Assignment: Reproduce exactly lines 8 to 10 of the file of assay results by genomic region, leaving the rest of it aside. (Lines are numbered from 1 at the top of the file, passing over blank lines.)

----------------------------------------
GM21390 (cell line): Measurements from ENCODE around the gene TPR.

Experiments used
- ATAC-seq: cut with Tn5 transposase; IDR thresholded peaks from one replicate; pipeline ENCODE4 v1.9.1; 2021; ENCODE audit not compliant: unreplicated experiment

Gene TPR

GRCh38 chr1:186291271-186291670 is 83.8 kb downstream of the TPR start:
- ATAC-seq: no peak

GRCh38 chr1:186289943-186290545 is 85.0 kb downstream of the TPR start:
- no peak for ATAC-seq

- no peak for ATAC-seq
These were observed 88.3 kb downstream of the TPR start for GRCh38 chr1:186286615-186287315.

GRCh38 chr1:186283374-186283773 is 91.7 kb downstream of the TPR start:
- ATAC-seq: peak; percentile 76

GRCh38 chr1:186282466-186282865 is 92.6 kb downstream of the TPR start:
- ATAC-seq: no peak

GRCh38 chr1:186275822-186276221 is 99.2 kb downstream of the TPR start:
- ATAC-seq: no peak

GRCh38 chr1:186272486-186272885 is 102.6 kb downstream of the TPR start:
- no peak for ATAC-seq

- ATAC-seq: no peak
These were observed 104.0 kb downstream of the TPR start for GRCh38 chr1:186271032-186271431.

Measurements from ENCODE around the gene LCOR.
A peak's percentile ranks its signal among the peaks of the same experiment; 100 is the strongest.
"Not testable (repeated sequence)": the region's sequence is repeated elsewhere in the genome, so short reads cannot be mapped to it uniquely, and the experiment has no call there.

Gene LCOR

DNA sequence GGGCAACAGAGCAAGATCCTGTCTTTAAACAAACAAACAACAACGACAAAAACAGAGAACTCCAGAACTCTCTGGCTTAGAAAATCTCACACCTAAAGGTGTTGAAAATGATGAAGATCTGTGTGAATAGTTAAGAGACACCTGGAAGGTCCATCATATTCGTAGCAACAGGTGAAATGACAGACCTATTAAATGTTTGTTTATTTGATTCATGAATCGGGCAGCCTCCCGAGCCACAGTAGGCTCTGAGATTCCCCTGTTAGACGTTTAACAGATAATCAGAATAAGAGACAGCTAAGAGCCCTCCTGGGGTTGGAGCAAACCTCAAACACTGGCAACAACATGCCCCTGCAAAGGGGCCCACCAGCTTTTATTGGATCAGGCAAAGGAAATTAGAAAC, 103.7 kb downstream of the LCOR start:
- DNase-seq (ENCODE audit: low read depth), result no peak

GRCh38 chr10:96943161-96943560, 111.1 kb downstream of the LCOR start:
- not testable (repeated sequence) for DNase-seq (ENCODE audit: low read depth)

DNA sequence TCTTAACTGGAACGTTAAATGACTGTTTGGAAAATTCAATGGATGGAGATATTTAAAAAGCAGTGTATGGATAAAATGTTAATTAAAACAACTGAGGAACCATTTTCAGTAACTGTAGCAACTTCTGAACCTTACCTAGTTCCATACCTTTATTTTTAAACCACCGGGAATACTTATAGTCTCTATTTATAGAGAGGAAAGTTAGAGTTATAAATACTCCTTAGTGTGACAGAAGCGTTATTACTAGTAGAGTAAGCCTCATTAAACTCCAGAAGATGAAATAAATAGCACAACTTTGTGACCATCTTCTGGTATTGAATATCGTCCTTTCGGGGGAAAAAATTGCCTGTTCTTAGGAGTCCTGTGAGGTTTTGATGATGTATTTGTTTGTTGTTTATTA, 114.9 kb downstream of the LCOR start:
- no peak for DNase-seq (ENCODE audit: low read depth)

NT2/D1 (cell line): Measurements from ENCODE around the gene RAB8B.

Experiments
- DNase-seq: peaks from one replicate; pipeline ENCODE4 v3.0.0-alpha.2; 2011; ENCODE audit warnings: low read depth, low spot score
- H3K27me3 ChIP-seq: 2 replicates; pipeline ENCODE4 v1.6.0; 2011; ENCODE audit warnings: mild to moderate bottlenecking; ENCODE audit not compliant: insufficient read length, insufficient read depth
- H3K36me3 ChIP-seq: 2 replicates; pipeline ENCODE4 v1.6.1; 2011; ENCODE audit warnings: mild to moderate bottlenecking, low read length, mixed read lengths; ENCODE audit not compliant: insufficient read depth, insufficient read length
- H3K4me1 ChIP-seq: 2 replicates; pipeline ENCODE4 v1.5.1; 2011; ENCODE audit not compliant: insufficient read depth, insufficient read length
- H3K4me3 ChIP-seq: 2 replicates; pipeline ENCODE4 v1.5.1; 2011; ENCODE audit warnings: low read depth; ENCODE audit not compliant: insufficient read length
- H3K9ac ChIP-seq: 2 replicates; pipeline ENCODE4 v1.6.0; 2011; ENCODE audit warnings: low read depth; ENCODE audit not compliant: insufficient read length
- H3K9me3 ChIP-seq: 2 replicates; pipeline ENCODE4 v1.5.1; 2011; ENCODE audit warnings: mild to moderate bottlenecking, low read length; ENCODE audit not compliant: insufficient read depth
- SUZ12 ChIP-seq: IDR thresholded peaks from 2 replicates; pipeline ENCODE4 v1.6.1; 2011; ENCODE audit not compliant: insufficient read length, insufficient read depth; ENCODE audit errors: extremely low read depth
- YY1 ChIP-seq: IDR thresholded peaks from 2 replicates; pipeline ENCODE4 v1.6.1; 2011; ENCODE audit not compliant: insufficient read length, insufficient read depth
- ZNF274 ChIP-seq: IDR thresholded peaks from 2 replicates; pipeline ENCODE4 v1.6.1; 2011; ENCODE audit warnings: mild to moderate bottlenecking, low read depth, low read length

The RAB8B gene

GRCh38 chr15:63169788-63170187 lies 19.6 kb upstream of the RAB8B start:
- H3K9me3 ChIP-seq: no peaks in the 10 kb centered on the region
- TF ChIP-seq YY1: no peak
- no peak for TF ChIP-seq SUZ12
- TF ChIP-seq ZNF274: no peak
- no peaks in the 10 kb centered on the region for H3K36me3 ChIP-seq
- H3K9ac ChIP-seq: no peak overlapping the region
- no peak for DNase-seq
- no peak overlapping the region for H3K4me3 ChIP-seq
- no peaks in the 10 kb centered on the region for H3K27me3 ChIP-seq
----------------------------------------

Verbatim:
- no peak for ATAC-seq

- no peak for ATAC-seq
These were observed 88.3 kb downstream of the TPR start for GRCh38 chr1:186286615-186287315.